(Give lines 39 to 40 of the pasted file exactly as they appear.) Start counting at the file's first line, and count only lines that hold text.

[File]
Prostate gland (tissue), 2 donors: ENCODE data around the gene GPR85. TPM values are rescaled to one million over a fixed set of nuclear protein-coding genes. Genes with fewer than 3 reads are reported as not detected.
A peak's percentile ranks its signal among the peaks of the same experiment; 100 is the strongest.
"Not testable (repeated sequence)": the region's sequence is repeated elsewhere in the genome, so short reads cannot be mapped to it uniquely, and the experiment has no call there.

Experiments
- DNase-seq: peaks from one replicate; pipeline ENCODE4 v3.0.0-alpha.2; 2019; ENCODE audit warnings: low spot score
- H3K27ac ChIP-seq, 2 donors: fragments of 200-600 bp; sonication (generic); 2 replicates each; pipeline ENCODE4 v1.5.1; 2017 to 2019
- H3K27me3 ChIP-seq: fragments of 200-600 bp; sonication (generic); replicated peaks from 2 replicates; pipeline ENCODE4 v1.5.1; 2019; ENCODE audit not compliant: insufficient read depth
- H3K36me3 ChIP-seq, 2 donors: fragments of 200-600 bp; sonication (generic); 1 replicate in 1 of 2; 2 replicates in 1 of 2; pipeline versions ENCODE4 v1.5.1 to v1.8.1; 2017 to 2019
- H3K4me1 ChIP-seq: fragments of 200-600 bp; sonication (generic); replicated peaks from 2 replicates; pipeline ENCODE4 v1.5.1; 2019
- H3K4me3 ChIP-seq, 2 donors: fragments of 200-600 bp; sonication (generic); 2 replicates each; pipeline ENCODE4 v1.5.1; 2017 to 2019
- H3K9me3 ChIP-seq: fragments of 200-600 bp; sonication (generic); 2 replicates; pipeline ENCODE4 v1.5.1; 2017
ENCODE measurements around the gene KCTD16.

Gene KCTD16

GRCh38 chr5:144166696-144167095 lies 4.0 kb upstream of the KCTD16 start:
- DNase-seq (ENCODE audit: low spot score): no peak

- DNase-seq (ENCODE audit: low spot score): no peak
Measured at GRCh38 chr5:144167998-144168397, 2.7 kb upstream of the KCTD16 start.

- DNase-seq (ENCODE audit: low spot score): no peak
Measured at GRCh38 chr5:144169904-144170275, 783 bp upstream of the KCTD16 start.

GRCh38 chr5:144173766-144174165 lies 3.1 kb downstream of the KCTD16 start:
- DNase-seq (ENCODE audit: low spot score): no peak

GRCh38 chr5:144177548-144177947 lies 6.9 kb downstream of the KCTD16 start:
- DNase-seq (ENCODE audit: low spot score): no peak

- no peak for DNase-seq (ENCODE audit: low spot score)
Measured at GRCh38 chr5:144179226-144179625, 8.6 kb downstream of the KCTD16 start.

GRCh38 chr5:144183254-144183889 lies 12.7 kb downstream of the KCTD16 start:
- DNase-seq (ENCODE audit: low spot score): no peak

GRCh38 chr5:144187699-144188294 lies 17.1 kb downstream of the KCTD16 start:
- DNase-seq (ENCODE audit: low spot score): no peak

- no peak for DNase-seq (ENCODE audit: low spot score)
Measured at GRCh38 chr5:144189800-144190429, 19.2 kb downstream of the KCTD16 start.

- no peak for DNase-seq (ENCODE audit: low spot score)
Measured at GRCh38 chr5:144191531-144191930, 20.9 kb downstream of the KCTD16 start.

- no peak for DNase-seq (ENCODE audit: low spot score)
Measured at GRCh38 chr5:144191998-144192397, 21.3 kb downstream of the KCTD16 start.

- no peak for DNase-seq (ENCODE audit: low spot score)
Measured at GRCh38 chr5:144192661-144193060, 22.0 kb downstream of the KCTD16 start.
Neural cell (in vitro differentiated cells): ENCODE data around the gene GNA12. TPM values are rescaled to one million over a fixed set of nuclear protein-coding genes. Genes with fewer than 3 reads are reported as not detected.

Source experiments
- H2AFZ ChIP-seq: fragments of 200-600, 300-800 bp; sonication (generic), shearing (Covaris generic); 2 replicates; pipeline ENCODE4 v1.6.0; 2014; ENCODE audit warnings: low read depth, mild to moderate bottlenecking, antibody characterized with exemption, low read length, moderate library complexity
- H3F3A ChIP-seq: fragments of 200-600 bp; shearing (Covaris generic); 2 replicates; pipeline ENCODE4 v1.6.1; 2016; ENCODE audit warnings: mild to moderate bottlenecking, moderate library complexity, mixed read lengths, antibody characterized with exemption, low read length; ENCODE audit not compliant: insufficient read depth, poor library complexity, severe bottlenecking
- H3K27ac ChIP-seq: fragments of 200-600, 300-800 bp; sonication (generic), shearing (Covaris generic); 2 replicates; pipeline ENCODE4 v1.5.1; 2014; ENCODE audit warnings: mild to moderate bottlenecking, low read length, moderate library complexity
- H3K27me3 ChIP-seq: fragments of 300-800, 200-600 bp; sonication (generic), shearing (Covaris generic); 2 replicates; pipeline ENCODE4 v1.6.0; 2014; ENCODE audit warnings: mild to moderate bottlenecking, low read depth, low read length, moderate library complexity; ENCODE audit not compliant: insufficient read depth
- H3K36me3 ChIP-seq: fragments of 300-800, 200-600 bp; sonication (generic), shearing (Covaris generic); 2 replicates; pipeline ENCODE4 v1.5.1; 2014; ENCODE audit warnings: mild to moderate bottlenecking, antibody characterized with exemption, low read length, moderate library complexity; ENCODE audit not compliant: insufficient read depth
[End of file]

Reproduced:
Source experiments
- H2AFZ ChIP-seq: fragments of 200-600, 300-800 bp; sonication (generic), shearing (Covaris generic); 2 replicates; pipeline ENCODE4 v1.6.0; 2014; ENCODE audit warnings: low read depth, mild to moderate bottlenecking, antibody characterized with exemption, low read length, moderate library complexity